August 15 – Predestination


Series Intro
As you read through the Bible you’ll notice that salvation is described with a lot of terms. To be saved is to be adopted by God (Eph. 1:5), to be justified before him (Rom. 5:1), to be in the process of sanctification (2 Cor. 3:18), to be destined for eternity with him (2 Cor. 5:18), and more. And notice that not all of that occurs at once; though a Christian has already been justified (cleared of guilt before God), they are in the process of sanctification, and will one day be glorified in his presence. Theologians call these different steps the order of salvation or ordo salutis, but saying it in Latin makes you sound like a snob.

There are a couple different ways you can break down this order, but our series will progress through it this way:

  • Week 1 – Predestination
  • Week 2 – Calling
  • Week 3 – Regeneration
  • Week 4 – Repentance and Faith
  • Week 5 – Justification
  • Week 6 – Transformation
  • Week 7 – Glorification

That’s right, week one we’re coming in hot with predestination. You’ll notice the order is somewhat chronological, starting with God’s actions in eternity past, predestination, and ending in our eternal future, glorification. All the steps in between, weeks 2-6, happen at the point of someone’s conversion; God calls us out of darkness and into the light of the gospel (1 Pet. 2:9), and all of a sudden we’re made alive (Eph. 2:4), we accept Jesus’ work in faith (Eph. 2:8) and repent of our sins (Acts 2:38), we’re made right with God (Rom. 5:1), and the Holy Spirit indwells us to transform our hearts, minds, and affections (Rom. 8:9; Gal. 4:6; John 16:13). Though, to be fair, transformation has both an initial aspect in our salvation and an ongoing aspect in our sanctification, which progresses through the rest of our life.

Our hope for this series is that from seven points of view we’ll see the panoramic grandeur of God’s work in salvation, and that we’ll leave with at least seven reasons for being utterly, eternally grateful for God’s loving kindness towards us in Jesus. Ephesians 1:3-14 tells us the ultimate purpose of salvation is to the praise of God’s glory (Eph. 1:14). And may we finish knowing that God sent Jesus into the world to save sinners, such that 1. we proclaim God’s infinite goodness for saving our poor, needy souls and 2. we are full of every hope that he desires the salvation of our lost neighbors, coworkers, and friends too.

Passage Intro
To be brief, Paul begins his letter to the Ephesians gushing with praise over what God has accomplished for his people through Jesus, and one aspect of that work in Christ is predestination. The topic of predestination is an ancient battle zone—folks have been fighting about it at least since Augustine taught on it in the 300s AD. But we’re reading Ephesians 1 to make it clear that we’re talking about predestination because the Bible talks about predestination. And, as you can tell in this passage, the Bible talks about it as an outworking of God’s good plan of salvation and, astoundingly, an overflow of God’s love. “In love he predestined us for adoption as sons.” All our discussion about predestination should stay in tight orbit around this central message, that God predestined because he pre-loved.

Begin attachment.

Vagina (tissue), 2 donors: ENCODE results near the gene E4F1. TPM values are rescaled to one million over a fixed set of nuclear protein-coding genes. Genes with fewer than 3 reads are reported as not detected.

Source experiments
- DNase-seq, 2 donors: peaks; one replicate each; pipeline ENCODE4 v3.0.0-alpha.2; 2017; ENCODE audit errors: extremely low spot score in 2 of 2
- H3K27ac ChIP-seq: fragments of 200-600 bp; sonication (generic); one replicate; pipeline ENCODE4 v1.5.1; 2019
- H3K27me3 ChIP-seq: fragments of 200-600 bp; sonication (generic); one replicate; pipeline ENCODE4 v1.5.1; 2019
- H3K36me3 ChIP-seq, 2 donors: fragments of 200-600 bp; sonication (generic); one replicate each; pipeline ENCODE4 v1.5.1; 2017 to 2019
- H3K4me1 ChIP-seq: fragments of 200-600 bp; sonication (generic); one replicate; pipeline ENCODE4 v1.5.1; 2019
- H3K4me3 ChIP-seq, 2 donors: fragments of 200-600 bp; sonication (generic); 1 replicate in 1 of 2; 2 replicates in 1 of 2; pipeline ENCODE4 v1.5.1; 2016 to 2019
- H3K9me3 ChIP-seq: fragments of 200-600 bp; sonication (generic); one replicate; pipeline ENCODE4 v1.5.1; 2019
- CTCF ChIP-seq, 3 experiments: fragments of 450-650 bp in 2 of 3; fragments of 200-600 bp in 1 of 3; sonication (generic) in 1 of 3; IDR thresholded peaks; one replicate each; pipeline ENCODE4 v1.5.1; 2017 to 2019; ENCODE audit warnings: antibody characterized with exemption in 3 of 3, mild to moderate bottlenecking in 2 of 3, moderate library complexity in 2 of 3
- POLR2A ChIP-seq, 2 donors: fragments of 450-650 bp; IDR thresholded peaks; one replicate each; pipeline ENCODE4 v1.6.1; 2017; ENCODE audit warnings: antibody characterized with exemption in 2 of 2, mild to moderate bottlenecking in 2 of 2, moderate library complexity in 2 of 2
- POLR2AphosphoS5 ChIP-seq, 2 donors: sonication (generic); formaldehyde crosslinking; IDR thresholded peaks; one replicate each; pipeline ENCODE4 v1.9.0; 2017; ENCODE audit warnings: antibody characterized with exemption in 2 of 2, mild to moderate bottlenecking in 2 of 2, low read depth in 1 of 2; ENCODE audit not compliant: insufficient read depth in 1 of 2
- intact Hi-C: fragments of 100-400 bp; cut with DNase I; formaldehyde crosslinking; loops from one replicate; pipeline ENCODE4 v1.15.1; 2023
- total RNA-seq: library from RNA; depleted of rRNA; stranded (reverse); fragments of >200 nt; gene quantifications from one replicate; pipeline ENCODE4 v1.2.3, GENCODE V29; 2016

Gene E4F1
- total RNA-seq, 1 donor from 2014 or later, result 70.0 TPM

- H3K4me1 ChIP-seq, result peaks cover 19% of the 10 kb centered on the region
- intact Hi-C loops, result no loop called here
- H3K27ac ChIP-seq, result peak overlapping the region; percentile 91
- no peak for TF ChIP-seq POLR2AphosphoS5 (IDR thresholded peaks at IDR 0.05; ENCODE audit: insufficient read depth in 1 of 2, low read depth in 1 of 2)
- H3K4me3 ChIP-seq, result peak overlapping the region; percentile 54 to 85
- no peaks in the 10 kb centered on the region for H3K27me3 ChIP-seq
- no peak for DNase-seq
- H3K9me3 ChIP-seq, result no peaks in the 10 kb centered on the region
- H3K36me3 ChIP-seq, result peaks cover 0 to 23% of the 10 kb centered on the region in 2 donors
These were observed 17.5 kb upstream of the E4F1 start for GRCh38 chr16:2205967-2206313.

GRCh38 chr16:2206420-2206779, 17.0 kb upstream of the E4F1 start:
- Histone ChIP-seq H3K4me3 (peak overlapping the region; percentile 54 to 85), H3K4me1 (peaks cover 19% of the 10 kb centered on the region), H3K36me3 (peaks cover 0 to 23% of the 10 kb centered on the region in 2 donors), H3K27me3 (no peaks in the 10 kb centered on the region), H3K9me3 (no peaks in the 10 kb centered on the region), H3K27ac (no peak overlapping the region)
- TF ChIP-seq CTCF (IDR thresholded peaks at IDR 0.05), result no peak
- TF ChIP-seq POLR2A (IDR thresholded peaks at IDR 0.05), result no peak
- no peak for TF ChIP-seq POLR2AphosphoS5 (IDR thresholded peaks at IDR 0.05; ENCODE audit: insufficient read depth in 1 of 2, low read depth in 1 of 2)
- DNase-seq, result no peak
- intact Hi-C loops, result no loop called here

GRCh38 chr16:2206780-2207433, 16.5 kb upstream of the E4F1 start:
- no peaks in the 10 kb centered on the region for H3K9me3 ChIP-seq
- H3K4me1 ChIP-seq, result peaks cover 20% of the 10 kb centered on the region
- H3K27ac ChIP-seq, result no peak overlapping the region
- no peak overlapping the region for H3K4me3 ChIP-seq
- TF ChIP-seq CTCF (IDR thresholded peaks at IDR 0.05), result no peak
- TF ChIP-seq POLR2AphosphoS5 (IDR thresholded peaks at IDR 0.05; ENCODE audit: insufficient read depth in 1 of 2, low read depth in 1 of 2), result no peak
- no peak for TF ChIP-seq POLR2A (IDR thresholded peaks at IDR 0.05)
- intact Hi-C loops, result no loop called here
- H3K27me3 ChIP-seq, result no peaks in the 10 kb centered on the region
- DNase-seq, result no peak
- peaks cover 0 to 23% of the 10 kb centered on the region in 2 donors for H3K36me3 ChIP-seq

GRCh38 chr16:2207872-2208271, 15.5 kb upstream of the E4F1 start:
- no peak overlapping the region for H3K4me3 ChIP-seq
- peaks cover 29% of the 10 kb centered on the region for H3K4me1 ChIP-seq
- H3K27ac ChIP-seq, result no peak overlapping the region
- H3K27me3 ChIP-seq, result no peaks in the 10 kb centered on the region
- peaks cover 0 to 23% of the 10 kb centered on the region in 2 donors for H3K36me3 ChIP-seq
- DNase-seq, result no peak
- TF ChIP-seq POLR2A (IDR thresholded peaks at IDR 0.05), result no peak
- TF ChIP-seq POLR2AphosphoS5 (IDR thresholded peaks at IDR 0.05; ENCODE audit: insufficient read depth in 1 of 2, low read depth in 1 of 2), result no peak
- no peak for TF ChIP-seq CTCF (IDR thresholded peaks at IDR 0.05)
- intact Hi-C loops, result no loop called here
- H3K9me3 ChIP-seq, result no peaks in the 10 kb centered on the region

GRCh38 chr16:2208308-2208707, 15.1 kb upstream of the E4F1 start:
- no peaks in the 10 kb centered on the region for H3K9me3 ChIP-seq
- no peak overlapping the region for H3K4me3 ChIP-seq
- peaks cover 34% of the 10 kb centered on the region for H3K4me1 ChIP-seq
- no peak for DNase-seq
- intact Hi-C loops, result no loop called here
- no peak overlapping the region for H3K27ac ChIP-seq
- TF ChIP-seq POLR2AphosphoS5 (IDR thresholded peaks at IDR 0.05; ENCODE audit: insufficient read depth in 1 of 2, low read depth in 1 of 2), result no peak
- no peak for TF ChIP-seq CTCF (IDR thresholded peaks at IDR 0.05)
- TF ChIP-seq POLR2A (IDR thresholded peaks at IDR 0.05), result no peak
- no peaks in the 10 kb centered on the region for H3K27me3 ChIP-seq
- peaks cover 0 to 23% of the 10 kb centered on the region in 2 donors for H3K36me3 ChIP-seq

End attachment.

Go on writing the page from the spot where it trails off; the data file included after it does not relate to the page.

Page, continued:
A component of understanding predestination has to do with assessing the human capacity for goodness, so we’ll turn to Ephesians 2:1-10 to help us navigate it. One of the primary objections people raise to predestination is that it interferes with free will, proposing instead that God offers salvation to all equally, without choosing any, and those who come to faith do so because they themselves choose God. First off, you can’t get away from God’s choice, since “he chose us in [Christ] before the foundation of the world.”(1:4a) But second, what does Ephesians 2 say about our capacity to choose God? “And you were dead in your trespasses and the sins in which you once walked.”(2:1-2a) Elsewhere Paul calls us “salves to sin.”(Rom. 6:17) Dead people don’t cry for help; slaves don’t have any say in choosing a new master. So we have to be regenerated, “made…alive together with Christ” as 2:5 says (we’ll look more at regeneration on week 3). Before we can respond in faith we have to be made alive, so we simply can’t choose to follow God outside his sovereign work of resurrecting our natures. Simply put, we can’t choose God unless he first chooses us.

And what the concept of predestination describes is God’s sovereign decree, in eternal past, that he would work salvation. That time frame, “before the foundation of the world,” shows God’s perfect knowledge and control. For eons and eons he knew every terrible thing that awaited his creation following Adam and Eve’s rebellion; for all time the Son knew what awaited him on the cross. And yet God still created, still bore with the rebellion of humans made in his image, still continued to weave the strands of human history to bring about the means by which people could be saved through Jesus. Predestination reminds us that salvation wasn’t God’s contingency plan. It was the original plan, and it was made in love. We might puzzle over how predestination could be fair, or why God would pick some but not all, and interestingly, the Bible pursues similar questions with Cain and Abel (Gen. 4) or Jacob and Esau (Gen. 25). Ultimately, our conclusions about this rest on whether a God who predestines is also a God who loves, and whether or not we can trust his decisions.
Questions for Discussion
• Could someone read Ephesians 1:3-14 for us?

• What stands out to you in this passage?

• How does this passage describe God?

• According to this passage, why did God predestine?

• Could someone read Ephesians 2:1-10?

• How does this passage help us understand our need for God choosing us?

• What do these two passages stir up in you?

• Looking back at 1:3-14, what are some of God’s goals in salvation?